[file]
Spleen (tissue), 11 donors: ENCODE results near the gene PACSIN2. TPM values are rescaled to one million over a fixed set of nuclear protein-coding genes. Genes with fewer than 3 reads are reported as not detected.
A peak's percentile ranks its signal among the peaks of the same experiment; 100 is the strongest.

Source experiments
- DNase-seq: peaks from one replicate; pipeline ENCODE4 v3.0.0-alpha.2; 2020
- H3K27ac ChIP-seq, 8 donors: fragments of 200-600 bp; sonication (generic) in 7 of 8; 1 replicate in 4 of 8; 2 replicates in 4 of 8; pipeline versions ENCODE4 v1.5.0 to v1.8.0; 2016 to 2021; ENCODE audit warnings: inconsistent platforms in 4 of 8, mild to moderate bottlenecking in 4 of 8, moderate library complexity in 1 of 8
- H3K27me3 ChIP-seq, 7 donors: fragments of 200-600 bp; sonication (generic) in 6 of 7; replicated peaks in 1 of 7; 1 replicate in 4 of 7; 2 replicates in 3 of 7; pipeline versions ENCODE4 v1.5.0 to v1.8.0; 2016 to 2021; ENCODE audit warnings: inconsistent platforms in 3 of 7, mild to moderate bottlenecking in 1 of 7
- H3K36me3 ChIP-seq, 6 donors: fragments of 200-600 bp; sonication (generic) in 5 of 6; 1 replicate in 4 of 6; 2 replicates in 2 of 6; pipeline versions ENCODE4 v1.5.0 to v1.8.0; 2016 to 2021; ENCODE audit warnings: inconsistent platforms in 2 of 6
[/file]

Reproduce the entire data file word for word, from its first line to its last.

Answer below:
Spleen (tissue), 11 donors: ENCODE results near the gene PACSIN2. TPM values are rescaled to one million over a fixed set of nuclear protein-coding genes. Genes with fewer than 3 reads are reported as not detected.
A peak's percentile ranks its signal among the peaks of the same experiment; 100 is the strongest.

Source experiments
- DNase-seq: peaks from one replicate; pipeline ENCODE4 v3.0.0-alpha.2; 2020
- H3K27ac ChIP-seq, 8 donors: fragments of 200-600 bp; sonication (generic) in 7 of 8; 1 replicate in 4 of 8; 2 replicates in 4 of 8; pipeline versions ENCODE4 v1.5.0 to v1.8.0; 2016 to 2021; ENCODE audit warnings: inconsistent platforms in 4 of 8, mild to moderate bottlenecking in 4 of 8, moderate library complexity in 1 of 8
- H3K27me3 ChIP-seq, 7 donors: fragments of 200-600 bp; sonication (generic) in 6 of 7; replicated peaks in 1 of 7; 1 replicate in 4 of 7; 2 replicates in 3 of 7; pipeline versions ENCODE4 v1.5.0 to v1.8.0; 2016 to 2021; ENCODE audit warnings: inconsistent platforms in 3 of 7, mild to moderate bottlenecking in 1 of 7
- H3K36me3 ChIP-seq, 6 donors: fragments of 200-600 bp; sonication (generic) in 5 of 6; 1 replicate in 4 of 6; 2 replicates in 2 of 6; pipeline versions ENCODE4 v1.5.0 to v1.8.0; 2016 to 2021; ENCODE audit warnings: inconsistent platforms in 2 of 6